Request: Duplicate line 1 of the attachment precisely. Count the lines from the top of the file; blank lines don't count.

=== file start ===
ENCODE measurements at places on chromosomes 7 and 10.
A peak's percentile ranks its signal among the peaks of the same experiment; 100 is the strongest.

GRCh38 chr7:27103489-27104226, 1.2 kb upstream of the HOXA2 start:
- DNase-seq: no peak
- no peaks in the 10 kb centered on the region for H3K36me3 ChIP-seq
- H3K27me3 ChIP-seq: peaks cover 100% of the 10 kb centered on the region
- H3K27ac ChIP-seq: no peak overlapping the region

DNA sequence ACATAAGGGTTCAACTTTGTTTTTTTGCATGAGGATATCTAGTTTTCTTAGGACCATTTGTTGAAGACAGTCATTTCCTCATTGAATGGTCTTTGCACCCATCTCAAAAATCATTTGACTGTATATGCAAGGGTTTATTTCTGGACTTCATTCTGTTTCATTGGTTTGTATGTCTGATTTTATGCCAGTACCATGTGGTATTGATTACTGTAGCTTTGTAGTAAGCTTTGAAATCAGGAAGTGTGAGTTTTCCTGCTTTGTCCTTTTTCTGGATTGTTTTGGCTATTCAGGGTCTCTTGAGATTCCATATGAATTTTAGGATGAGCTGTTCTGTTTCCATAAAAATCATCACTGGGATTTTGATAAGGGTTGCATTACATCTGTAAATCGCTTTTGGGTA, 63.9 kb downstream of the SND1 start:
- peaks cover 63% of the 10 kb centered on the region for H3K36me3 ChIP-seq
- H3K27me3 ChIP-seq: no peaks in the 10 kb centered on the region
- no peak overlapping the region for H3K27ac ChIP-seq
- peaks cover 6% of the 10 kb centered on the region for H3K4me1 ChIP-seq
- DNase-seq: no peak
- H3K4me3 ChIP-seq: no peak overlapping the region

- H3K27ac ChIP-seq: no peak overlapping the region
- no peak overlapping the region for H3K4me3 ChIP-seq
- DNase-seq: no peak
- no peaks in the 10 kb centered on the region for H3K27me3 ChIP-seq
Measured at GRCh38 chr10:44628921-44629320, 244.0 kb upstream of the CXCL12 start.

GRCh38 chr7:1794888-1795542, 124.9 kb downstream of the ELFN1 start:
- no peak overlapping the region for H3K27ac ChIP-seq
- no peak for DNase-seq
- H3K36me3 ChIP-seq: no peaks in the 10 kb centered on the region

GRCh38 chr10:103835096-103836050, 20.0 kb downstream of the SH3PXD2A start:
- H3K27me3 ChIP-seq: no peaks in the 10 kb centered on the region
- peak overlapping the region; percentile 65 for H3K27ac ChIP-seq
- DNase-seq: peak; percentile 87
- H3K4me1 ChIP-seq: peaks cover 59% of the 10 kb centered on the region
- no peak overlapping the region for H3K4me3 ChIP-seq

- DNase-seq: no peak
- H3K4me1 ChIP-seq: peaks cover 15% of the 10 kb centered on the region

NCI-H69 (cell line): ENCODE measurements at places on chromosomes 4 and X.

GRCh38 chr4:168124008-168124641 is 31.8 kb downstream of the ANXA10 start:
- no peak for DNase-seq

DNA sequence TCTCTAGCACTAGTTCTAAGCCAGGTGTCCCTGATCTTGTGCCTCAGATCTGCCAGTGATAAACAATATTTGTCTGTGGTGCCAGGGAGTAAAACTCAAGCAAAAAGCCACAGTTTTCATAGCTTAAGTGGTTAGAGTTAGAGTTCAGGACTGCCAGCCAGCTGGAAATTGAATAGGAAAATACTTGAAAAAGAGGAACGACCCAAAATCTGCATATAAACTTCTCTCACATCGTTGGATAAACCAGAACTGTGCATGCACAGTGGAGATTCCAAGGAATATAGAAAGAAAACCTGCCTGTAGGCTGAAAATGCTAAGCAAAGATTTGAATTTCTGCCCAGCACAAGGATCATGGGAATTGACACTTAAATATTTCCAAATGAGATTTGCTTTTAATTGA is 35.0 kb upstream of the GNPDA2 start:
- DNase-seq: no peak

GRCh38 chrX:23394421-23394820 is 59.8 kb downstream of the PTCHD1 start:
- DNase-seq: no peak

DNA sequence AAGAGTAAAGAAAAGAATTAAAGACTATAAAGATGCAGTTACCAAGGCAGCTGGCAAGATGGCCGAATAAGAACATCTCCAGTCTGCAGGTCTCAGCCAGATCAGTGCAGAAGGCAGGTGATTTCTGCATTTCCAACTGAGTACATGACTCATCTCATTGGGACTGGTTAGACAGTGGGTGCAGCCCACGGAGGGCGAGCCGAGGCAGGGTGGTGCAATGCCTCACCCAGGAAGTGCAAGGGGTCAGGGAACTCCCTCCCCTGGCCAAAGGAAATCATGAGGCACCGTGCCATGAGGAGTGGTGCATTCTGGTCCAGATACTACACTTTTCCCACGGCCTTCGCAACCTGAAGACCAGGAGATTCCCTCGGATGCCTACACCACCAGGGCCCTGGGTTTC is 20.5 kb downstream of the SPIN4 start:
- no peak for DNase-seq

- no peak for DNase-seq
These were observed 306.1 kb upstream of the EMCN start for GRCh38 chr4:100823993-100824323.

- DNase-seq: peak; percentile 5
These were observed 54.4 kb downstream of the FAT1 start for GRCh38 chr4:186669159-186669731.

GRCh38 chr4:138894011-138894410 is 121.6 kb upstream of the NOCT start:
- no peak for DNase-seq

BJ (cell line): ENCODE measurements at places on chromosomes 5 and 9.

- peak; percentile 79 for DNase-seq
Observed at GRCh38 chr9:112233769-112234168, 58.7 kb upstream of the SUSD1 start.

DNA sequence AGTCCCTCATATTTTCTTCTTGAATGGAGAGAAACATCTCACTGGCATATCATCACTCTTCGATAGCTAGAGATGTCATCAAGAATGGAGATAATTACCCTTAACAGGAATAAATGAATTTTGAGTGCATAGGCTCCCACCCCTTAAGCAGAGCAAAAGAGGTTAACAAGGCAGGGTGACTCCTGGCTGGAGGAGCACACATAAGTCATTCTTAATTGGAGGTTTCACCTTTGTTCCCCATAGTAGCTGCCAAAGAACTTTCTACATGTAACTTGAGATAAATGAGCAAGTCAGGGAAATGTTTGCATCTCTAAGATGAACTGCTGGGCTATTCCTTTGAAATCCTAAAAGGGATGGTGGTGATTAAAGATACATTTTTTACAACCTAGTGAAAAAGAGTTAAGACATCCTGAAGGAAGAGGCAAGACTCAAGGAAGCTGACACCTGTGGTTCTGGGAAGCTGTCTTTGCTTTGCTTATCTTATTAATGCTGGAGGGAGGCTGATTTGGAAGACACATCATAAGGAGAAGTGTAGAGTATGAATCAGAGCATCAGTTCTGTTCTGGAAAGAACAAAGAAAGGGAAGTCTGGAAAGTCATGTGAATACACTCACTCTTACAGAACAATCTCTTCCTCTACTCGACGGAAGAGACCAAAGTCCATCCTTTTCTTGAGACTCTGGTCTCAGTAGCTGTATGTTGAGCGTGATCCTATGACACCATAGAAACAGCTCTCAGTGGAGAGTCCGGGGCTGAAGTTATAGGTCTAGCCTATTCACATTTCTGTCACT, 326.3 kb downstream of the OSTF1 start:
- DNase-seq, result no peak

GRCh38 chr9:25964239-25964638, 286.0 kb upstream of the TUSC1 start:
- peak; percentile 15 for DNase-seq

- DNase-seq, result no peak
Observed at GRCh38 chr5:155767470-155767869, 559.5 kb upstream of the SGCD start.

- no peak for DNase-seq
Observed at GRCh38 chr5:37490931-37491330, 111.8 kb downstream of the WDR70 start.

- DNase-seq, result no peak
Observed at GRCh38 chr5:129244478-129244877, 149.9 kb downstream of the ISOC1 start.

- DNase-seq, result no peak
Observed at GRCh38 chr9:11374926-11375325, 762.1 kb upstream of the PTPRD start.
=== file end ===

ENCODE measurements at places on chromosomes 7 and 10.